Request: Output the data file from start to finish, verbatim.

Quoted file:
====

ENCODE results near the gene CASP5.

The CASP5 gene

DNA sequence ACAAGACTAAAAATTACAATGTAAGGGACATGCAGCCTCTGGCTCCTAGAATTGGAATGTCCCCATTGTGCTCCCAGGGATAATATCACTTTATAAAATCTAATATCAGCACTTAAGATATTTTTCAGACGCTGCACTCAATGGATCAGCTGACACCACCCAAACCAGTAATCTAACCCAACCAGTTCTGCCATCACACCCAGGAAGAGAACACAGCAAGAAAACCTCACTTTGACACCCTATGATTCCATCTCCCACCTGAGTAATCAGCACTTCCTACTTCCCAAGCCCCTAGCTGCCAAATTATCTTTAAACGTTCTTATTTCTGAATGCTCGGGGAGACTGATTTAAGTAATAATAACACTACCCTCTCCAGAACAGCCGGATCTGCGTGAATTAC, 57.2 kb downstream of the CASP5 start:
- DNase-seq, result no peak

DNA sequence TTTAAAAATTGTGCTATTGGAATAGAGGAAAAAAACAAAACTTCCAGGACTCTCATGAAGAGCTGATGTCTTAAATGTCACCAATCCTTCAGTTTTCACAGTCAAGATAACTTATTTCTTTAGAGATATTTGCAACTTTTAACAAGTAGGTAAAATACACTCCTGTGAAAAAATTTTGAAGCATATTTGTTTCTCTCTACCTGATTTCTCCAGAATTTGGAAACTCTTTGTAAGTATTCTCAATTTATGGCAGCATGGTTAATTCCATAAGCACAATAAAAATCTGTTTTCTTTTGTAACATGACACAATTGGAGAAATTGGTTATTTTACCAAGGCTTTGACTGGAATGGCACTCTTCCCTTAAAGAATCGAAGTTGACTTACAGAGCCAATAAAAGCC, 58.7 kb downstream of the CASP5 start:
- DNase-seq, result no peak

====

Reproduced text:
ENCODE results near the gene CASP5.

The CASP5 gene

DNA sequence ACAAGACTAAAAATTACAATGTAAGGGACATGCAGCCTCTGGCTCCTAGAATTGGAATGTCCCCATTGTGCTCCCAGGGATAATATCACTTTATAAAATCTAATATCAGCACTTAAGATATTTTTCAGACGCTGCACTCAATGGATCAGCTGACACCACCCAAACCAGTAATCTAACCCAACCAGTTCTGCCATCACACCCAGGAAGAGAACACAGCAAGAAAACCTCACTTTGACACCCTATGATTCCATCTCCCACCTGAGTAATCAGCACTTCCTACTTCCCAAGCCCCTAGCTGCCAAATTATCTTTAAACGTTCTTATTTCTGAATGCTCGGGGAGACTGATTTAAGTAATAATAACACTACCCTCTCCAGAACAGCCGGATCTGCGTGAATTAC, 57.2 kb downstream of the CASP5 start:
- DNase-seq, result no peak

DNA sequence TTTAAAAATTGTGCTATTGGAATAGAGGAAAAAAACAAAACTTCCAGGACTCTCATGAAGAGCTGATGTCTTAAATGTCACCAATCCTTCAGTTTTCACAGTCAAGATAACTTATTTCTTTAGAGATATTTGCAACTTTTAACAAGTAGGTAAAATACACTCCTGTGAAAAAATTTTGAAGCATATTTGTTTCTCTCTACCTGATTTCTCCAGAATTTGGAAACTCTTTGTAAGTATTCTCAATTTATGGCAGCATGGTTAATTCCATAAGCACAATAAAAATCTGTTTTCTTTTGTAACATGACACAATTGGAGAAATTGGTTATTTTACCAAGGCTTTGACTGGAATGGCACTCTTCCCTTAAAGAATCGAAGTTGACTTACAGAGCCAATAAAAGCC, 58.7 kb downstream of the CASP5 start:
- DNase-seq, result no peak